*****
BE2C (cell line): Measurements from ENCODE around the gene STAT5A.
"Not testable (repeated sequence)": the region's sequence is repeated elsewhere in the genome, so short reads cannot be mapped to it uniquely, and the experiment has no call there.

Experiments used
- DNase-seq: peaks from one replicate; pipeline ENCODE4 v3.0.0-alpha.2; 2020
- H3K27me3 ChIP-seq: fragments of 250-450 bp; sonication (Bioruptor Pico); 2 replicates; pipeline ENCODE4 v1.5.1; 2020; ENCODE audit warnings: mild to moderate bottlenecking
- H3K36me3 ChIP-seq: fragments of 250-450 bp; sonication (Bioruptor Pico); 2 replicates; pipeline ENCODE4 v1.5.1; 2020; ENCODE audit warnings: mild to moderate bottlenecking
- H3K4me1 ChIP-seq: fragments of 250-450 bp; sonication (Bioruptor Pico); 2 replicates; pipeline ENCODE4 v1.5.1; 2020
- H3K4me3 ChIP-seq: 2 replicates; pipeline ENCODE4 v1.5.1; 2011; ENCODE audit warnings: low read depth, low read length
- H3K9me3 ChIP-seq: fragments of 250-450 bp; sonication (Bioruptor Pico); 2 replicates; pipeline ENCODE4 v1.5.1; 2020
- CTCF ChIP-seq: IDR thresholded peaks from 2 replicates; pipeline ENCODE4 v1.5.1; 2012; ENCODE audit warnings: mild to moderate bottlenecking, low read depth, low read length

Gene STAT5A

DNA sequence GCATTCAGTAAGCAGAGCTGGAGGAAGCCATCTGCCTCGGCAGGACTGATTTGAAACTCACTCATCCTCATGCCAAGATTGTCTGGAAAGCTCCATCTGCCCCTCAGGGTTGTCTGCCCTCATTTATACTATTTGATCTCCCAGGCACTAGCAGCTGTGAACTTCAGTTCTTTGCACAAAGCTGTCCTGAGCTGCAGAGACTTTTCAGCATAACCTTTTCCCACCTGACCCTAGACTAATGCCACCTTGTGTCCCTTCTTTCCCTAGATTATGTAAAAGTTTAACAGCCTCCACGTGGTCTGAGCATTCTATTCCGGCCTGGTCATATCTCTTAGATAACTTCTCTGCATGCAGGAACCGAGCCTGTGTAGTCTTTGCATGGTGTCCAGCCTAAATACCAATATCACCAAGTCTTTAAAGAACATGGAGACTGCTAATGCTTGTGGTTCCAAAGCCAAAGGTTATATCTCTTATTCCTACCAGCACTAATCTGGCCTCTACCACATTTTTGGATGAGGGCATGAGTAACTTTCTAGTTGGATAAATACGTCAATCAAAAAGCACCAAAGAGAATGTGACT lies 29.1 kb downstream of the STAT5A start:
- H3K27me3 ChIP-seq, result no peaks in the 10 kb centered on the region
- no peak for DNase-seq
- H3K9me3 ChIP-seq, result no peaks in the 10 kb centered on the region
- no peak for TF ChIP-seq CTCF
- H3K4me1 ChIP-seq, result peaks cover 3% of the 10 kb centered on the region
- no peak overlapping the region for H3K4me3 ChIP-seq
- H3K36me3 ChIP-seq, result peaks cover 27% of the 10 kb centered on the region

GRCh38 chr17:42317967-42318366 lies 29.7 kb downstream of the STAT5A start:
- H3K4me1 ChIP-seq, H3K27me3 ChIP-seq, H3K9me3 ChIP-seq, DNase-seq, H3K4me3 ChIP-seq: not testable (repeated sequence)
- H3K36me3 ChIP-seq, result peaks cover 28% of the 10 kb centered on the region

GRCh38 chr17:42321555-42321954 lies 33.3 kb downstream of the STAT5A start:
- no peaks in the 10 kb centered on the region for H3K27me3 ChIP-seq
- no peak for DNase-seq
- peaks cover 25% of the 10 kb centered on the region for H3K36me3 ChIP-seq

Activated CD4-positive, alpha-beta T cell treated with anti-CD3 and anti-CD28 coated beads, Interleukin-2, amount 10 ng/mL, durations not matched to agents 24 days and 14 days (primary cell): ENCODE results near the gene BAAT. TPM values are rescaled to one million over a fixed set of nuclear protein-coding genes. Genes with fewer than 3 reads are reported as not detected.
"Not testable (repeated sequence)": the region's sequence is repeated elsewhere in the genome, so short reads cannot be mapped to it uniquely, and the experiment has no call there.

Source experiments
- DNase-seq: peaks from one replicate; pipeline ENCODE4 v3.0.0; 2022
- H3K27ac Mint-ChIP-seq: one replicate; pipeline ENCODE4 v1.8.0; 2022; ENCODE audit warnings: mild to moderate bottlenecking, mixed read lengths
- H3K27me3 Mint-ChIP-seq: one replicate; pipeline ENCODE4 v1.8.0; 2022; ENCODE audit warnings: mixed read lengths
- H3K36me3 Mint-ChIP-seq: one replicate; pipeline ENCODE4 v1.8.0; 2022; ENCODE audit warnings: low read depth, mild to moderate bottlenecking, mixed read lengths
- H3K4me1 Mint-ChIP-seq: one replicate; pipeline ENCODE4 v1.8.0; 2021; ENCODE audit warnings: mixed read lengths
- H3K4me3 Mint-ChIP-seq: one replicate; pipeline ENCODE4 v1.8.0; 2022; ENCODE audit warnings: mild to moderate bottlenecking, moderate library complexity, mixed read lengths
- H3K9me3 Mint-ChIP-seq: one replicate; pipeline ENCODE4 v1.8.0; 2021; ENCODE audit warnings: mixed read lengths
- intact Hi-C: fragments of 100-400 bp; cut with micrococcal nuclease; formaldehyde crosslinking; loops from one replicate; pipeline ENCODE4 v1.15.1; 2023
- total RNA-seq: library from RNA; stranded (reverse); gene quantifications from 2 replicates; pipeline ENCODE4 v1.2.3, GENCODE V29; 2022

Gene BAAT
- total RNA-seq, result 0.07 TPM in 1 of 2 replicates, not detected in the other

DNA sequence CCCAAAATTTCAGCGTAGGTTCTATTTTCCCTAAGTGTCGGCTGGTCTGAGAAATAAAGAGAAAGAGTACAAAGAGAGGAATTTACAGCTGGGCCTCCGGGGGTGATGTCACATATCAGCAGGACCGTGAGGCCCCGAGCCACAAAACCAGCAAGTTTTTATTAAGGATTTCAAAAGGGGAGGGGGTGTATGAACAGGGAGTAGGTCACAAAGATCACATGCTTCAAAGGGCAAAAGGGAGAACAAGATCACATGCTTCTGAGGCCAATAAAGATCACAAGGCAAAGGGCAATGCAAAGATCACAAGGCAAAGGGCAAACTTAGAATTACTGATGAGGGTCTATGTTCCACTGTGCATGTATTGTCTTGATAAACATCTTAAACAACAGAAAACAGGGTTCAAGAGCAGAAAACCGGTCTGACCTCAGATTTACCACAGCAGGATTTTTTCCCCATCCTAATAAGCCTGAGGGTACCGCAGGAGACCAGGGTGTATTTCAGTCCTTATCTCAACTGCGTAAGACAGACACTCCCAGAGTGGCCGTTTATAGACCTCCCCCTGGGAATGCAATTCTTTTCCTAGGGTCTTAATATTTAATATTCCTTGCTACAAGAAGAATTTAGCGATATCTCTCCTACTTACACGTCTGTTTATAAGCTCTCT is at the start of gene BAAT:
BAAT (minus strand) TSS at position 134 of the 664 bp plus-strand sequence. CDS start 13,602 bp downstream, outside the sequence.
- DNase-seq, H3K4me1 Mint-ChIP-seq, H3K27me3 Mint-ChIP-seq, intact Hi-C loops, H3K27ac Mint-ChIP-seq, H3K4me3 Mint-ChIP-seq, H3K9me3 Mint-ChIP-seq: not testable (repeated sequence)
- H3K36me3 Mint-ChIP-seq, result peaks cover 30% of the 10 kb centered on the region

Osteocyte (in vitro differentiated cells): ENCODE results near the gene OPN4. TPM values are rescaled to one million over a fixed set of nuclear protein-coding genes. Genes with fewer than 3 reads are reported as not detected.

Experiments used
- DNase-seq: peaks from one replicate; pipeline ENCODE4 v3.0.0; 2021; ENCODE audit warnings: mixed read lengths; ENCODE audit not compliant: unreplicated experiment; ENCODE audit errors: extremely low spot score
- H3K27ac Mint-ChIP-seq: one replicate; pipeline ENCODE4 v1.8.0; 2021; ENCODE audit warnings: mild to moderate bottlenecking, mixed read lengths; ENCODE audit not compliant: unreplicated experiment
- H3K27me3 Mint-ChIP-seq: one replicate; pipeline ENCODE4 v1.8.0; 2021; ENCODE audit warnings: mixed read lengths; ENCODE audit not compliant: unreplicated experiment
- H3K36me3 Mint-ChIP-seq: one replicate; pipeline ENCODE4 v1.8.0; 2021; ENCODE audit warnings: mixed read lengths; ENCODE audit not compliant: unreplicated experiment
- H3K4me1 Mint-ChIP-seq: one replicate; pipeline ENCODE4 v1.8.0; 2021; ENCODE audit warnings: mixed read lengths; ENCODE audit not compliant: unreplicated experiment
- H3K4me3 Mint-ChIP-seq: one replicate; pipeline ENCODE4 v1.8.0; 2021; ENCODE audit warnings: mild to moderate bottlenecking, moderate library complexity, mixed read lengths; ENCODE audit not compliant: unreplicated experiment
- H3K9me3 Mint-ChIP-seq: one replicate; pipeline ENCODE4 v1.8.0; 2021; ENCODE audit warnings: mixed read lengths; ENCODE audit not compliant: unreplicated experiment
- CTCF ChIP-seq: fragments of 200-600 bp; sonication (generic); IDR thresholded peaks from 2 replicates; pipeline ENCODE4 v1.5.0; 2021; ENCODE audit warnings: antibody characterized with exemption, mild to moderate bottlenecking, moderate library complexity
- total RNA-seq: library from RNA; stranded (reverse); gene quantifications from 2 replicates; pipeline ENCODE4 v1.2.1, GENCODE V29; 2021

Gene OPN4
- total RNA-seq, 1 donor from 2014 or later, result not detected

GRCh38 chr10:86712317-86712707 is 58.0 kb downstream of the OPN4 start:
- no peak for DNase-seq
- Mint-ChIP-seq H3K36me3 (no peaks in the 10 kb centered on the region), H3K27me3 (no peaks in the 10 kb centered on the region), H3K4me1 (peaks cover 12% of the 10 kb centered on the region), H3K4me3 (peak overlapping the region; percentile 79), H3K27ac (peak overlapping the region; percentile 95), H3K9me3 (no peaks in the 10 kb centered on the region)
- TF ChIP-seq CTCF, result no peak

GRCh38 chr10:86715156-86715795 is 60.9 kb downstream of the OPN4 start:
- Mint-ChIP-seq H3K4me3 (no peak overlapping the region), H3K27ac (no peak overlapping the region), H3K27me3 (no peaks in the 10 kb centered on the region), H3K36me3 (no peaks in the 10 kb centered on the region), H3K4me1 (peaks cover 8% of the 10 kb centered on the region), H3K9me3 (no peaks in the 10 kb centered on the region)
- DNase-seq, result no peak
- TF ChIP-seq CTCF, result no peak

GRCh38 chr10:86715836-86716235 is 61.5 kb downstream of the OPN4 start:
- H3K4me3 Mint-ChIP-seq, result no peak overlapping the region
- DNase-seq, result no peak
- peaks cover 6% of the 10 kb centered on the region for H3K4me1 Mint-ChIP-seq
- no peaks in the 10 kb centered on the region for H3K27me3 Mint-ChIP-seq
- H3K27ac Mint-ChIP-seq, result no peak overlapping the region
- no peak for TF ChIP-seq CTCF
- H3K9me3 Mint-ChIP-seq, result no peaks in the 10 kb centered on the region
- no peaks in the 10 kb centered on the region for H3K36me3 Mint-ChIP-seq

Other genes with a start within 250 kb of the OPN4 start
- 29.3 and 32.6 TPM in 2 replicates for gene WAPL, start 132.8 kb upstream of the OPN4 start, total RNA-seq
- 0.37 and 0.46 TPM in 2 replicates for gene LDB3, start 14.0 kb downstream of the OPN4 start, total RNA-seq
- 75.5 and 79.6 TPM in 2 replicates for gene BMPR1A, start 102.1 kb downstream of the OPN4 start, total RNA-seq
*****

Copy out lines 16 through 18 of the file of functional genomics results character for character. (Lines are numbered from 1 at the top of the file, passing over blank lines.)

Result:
- no peak for TF ChIP-seq CTCF
- H3K4me1 ChIP-seq, result peaks cover 3% of the 10 kb centered on the region
- no peak overlapping the region for H3K4me3 ChIP-seq